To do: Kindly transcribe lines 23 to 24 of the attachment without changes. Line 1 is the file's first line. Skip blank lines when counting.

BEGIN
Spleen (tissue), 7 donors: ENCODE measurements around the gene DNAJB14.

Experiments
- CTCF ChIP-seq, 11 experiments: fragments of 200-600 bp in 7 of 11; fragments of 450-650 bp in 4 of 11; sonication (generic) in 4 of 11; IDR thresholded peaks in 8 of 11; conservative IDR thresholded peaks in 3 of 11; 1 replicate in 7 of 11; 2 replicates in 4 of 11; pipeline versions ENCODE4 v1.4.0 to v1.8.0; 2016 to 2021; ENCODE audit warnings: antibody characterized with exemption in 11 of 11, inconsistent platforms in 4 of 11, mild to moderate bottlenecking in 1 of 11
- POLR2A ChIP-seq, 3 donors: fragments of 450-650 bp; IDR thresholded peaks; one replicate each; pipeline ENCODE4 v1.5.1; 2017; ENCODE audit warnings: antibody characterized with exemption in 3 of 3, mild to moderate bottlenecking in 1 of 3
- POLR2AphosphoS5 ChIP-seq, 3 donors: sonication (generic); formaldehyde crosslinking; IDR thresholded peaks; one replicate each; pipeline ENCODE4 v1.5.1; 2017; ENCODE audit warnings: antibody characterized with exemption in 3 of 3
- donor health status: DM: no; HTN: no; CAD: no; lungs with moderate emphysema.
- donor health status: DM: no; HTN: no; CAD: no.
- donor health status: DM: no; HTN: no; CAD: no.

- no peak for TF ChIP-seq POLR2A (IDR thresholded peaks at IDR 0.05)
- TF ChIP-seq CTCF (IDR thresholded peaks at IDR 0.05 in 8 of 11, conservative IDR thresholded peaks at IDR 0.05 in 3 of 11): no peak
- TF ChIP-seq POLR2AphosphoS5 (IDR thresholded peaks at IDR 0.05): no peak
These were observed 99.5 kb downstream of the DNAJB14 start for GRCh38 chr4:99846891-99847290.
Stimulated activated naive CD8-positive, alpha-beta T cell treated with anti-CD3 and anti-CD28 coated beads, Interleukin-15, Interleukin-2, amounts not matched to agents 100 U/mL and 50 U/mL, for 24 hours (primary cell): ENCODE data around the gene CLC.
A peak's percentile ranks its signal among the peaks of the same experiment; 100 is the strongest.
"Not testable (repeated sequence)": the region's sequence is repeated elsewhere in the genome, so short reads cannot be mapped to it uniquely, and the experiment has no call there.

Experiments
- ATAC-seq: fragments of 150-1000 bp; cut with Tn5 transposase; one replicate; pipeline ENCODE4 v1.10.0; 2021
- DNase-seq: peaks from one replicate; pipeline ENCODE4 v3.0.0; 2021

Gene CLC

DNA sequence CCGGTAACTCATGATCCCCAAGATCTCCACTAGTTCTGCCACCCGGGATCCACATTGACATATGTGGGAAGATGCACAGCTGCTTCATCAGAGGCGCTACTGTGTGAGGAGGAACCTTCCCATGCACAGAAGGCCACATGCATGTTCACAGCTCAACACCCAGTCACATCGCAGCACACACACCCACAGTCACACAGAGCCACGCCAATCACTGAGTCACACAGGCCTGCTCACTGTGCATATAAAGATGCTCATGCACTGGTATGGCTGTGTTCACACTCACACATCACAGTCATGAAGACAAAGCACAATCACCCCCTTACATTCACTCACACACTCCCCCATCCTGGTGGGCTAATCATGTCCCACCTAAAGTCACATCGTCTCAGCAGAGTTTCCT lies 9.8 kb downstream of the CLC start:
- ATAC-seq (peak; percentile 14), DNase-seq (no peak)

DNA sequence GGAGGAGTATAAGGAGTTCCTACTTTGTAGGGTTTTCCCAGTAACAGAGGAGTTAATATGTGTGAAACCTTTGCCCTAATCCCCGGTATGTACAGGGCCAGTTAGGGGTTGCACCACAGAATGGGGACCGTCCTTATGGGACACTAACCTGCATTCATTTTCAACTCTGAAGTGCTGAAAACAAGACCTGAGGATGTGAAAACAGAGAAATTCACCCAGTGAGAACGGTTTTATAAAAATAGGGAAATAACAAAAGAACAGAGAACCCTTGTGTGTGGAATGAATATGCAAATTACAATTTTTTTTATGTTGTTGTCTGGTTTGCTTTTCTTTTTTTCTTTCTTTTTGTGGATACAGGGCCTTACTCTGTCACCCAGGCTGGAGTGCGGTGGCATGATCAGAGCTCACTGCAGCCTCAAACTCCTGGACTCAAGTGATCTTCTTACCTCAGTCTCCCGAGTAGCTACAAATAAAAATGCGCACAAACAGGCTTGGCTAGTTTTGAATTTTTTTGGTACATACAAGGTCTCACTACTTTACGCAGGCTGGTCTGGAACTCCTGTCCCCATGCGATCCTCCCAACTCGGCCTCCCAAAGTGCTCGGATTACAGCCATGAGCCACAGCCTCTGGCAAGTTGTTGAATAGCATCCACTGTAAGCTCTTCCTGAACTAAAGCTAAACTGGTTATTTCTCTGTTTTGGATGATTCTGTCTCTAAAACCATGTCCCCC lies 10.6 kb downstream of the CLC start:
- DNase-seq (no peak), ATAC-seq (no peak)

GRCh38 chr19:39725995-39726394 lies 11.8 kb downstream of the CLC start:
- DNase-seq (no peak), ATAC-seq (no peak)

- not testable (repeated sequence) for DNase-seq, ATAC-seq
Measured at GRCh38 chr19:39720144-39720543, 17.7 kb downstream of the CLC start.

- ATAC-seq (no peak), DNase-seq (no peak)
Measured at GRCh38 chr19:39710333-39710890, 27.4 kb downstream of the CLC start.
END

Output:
- DNase-seq (no peak), ATAC-seq (no peak)

GRCh38 chr19:39725995-39726394 lies 11.8 kb downstream of the CLC start: